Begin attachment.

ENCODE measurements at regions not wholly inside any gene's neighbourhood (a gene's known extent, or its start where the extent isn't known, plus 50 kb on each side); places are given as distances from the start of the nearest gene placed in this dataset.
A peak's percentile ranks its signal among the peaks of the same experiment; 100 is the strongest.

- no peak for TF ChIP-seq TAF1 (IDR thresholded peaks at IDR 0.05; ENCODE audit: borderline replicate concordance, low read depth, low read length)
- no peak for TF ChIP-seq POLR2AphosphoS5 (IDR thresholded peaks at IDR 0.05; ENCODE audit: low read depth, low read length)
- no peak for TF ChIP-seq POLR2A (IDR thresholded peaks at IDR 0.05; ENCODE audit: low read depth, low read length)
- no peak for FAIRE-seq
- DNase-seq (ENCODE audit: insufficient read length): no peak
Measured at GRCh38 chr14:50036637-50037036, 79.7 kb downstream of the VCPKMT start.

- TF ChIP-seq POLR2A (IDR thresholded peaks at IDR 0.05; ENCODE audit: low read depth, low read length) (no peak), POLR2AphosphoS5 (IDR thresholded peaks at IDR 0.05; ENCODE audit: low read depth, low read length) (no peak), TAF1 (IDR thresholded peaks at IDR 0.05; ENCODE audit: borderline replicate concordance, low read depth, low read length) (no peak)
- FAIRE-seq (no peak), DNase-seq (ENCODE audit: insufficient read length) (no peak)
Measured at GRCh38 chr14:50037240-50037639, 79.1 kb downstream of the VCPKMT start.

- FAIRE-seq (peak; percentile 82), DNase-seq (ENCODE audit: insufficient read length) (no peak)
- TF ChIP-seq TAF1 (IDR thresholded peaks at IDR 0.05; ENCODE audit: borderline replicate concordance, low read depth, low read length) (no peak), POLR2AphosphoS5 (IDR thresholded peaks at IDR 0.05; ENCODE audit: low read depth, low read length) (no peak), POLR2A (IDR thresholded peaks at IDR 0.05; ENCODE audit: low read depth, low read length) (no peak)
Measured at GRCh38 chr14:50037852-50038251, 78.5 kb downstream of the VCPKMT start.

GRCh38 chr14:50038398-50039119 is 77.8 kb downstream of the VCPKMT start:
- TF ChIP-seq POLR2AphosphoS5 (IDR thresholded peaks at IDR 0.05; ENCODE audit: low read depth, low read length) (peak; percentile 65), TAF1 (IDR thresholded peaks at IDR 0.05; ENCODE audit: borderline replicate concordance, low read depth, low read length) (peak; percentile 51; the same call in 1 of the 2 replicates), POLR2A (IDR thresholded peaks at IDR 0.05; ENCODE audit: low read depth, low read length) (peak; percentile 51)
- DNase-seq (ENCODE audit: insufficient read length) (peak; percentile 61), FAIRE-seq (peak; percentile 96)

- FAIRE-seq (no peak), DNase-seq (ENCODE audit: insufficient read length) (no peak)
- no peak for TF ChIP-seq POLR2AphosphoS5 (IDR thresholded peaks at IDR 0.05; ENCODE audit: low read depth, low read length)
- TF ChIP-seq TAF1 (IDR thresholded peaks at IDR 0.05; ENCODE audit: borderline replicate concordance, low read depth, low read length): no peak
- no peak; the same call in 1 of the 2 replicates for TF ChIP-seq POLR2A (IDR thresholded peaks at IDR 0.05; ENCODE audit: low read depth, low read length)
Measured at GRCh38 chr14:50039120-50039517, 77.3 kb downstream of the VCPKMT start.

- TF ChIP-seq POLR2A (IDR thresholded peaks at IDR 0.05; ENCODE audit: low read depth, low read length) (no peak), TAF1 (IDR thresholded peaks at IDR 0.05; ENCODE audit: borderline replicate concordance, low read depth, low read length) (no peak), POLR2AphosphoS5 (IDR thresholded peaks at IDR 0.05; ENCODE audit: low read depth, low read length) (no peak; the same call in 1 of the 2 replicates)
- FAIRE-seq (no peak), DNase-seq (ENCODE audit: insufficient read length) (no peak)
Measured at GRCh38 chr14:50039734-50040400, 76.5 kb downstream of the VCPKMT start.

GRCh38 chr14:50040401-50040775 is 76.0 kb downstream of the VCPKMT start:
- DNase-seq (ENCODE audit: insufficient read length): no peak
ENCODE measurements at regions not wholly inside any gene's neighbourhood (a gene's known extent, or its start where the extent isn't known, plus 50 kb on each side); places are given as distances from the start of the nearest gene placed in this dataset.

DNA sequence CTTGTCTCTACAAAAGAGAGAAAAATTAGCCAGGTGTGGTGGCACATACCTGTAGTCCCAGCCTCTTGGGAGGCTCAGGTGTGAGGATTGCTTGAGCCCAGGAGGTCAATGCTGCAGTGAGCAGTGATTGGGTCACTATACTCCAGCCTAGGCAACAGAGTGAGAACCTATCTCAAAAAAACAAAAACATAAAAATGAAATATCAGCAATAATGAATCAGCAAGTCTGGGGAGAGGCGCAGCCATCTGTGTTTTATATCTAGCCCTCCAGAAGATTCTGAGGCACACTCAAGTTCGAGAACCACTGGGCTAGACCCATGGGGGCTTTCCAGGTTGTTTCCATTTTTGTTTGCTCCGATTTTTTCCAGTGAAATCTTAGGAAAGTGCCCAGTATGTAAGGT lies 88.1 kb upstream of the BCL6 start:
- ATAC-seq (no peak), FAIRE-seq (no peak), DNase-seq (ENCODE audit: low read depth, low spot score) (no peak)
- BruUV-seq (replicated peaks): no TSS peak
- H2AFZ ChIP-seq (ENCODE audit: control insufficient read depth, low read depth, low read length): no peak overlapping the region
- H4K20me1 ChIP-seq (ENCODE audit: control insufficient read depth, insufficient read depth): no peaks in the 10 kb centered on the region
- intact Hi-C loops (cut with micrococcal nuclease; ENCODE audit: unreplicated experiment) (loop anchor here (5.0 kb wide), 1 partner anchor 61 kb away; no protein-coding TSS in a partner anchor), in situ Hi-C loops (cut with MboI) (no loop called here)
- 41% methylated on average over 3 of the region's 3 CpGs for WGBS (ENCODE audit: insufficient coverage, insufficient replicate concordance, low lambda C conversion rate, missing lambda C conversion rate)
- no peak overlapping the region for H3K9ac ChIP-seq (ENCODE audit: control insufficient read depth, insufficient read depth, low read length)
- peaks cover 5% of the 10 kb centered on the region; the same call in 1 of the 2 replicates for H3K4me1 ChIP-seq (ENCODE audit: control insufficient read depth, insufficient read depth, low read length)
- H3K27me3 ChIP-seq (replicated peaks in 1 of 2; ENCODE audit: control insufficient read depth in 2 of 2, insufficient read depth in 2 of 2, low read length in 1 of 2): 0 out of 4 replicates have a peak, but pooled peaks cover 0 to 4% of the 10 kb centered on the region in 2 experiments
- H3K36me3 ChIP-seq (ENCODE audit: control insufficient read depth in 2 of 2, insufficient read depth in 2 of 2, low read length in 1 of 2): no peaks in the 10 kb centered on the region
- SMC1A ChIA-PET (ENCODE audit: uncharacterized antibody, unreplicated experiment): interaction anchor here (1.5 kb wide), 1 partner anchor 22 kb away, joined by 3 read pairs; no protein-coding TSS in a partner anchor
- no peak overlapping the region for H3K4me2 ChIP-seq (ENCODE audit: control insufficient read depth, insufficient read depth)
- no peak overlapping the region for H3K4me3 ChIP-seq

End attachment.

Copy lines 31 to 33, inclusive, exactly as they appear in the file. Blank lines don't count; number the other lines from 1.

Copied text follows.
- BruUV-seq (replicated peaks): no TSS peak
- H2AFZ ChIP-seq (ENCODE audit: control insufficient read depth, low read depth, low read length): no peak overlapping the region
- H4K20me1 ChIP-seq (ENCODE audit: control insufficient read depth, insufficient read depth): no peaks in the 10 kb centered on the region